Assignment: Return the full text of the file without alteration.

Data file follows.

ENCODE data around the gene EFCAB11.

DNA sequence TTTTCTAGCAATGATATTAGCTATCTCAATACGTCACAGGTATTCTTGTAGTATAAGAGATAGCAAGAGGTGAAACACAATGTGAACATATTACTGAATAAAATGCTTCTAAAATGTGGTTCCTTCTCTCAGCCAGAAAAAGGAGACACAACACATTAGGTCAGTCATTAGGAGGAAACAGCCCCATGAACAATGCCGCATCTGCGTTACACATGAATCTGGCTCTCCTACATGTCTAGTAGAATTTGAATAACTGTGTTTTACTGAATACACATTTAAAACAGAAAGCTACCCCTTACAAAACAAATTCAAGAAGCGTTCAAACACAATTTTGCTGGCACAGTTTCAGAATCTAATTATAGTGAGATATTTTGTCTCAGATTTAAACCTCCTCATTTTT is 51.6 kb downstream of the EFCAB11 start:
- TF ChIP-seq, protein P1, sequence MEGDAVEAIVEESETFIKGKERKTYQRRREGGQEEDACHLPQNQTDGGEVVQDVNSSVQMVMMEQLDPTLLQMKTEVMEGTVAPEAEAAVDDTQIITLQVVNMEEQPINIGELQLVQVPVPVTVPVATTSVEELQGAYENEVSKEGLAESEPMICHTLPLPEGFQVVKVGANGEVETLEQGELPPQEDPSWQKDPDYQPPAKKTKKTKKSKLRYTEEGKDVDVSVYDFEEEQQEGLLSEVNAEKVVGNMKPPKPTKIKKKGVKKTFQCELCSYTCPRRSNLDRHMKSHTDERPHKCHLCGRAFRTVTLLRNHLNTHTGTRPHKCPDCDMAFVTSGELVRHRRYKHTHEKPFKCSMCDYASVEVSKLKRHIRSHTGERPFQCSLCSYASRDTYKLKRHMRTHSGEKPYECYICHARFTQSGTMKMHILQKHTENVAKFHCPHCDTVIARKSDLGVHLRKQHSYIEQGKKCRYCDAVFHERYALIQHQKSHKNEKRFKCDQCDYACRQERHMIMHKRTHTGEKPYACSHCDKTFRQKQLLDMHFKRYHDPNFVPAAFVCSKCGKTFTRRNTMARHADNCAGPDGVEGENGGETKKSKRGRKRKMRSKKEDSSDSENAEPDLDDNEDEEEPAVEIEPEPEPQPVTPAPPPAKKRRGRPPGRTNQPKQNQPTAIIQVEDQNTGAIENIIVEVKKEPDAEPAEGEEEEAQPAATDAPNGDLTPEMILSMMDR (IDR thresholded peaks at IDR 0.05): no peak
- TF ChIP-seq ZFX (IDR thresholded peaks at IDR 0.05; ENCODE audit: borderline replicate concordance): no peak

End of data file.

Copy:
ENCODE data around the gene EFCAB11.

DNA sequence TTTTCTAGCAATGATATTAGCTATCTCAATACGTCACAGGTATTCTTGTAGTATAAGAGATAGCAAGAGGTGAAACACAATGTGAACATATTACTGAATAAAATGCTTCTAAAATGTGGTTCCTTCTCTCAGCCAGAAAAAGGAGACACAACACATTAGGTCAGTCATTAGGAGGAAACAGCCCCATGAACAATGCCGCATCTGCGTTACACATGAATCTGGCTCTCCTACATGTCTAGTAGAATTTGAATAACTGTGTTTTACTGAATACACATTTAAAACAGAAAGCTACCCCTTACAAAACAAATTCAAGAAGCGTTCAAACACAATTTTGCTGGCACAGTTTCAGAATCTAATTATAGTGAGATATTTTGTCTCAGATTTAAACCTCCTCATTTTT is 51.6 kb downstream of the EFCAB11 start:
- TF ChIP-seq, protein P1, sequence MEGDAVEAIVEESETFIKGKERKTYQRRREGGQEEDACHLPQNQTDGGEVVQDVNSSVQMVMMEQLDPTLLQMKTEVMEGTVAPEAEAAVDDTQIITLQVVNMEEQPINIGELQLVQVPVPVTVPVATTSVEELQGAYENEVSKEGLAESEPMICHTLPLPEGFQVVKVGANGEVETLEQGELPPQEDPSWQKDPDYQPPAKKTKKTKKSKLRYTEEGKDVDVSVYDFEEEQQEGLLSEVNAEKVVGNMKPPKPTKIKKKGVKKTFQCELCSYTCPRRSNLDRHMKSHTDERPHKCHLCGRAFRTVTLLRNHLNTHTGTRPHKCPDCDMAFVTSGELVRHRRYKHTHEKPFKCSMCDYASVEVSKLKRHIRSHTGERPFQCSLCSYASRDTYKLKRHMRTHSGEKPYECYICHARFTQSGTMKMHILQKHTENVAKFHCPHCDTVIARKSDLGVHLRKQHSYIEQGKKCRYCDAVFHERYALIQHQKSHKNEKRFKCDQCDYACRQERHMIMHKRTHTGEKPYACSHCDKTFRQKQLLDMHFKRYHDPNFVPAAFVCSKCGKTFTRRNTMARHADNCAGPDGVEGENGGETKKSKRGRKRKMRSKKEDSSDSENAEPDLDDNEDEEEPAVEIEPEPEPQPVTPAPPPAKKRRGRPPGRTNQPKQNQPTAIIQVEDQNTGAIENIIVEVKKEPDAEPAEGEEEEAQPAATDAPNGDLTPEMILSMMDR (IDR thresholded peaks at IDR 0.05): no peak
- TF ChIP-seq ZFX (IDR thresholded peaks at IDR 0.05; ENCODE audit: borderline replicate concordance): no peak